In January 2022, researchers in Italy, who conducted a clinical trial of Libmeldy, concluded that the treatment was effective in most children who received it in the early stages of the disease.
A few months later, in March 2022, the National Institute for Health and Care Excellence in the U.K. approved the drug for use in the NHS.
The BBC recently reported the story of one of the first children to receive the treatment — a 19-month-old toddler called Teddi Shaw — at Royal Manchester Children’s Hospital.
At the time of its approval, the treatment was the most expensive in the world, at a cost of £2.87 million ($3.42 million) per patient. Another gene therapy, approved recently in the United States, has now taken the title of the world’s most expensive treatment.
Libmeldy remains the most expensive treatment ever approved by NICE (though the BBC reports that the NHS has negotiated a confidential discount on the list price).
Its cost may seem excessive, but it took a British company, Orchard Therapeutics, 20 years to develop — from animal studies in the early 2000s to the first clinical trials in 2010.
The co-founder and CEO of Orchard Therapeutics, Professor Bobby Gaspar, M.D., told the BBC in a film about the new treatment that it’s been “a very long journey” to develop and bring such a therapy onto the market.
Prof. Gaspar is an expert in pediatrics and immunology at Great Ormond Street Hospital for Children in London, where he has led clinical trials of several gene therapies.
In addition, the price must be high because doctors estimate that only seven or eight children a year in the U.K. will be eligible for Limeldy.
Tragically, many children are only diagnosed with MLD after an older sibling has become seriously ill. By the time the older child has started to develop symptoms, it is already too late to control the progress of this fatal disease.
The BBC report reveals how Teddi’s older sister, three-year-old Nala, is now unable to walk or eat, and is losing her sight.
Researchers, doctors, and the families of children with MLD have therefore called for the screening of all newborn babies.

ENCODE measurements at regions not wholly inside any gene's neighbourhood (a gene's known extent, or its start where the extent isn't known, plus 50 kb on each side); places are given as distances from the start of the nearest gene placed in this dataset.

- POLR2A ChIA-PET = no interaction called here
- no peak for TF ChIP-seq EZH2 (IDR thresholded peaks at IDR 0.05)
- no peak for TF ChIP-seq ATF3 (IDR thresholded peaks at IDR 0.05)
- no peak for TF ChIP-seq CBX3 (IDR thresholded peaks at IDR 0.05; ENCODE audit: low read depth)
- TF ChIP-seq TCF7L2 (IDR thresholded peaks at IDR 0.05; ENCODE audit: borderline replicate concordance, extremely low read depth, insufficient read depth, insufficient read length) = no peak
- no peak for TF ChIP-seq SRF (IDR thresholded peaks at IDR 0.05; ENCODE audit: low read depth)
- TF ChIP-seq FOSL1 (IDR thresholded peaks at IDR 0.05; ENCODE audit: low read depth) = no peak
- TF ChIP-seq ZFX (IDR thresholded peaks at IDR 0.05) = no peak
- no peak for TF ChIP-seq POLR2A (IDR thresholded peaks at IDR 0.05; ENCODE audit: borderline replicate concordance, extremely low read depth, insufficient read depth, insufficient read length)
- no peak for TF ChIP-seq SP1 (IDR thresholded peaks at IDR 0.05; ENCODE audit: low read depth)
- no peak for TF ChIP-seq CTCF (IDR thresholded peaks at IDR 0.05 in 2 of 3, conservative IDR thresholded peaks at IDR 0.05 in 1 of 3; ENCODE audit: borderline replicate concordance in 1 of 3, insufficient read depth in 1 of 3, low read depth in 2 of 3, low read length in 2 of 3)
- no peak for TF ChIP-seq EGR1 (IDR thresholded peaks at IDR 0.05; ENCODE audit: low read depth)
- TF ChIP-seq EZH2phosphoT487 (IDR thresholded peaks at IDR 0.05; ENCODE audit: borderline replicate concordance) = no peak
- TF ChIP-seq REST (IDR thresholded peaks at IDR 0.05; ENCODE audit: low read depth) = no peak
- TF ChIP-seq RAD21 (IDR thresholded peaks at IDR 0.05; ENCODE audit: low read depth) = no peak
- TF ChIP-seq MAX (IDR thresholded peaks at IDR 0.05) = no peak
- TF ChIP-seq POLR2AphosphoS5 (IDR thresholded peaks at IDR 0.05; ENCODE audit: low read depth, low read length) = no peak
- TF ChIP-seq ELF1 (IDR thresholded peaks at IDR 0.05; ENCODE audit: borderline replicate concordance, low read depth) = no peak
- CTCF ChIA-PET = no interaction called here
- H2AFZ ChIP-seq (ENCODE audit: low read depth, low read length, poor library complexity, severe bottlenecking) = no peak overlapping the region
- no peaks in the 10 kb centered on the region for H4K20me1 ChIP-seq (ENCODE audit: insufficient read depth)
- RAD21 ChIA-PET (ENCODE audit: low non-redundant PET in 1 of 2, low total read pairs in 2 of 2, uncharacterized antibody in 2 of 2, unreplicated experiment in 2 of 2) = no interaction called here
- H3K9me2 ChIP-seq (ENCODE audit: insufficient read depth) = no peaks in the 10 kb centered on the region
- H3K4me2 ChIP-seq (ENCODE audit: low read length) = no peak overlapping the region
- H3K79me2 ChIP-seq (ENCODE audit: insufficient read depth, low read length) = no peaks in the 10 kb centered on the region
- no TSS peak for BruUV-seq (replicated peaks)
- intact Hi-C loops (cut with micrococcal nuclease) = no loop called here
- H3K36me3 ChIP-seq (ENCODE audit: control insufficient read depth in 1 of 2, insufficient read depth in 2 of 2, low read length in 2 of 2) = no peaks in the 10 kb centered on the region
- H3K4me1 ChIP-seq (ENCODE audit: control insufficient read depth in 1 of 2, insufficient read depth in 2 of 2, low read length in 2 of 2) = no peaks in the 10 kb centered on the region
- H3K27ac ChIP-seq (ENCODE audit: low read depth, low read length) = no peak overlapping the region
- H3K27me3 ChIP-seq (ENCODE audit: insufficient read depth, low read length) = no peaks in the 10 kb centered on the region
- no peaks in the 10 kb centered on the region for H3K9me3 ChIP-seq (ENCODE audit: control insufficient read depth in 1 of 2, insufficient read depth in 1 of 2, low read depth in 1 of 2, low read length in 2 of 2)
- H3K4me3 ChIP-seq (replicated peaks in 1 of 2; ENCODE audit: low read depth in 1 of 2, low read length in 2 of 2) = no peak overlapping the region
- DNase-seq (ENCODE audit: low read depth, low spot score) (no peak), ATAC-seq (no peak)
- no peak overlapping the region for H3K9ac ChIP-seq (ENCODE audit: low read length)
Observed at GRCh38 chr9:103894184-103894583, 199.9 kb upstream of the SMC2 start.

Currently, a heel-prick blood test of all newborns in the U.K. is used to screen for nine genetic conditions, including sickle cell disease and cystic fibrosis, but not MLD.
Royal Manchester Children’s Hospital is conducting clinical trials of gene therapies for two other rare genetic disorders, Sanfilippo and Hunter syndromes.
“We are letting our children down by not screening for these devastating conditions because they are so preventable if you can identify them at birth,” says Prof. Gaspar.
Medical News Today asked Dr. Jones whether a suitable genetic test for MLD already exists.
He explained that doctors at the Royal Manchester Children’s Hospital currently use a biochemical test to screen for the condition rather than a genetic test.
They can measure either the level of sulfatides, or the enzyme—ARSA—in patients’ blood.
But testing for the enzyme gives a lot of “false positive” results, said Dr. Jones. In other words, it would give too many positive results for children who do not have the faulty gene.
“The sulfatides, however [a]re very robust and can be measured by standard newborn screening instruments,” he said.
“Genetic testing is most likely to be employed as a second-tier test [to confirm the diagnosis],” he added.
A recently published study, which Dr. Jones co-authored, concluded that screening all newborns for MLD would be cost-effective for the NHS.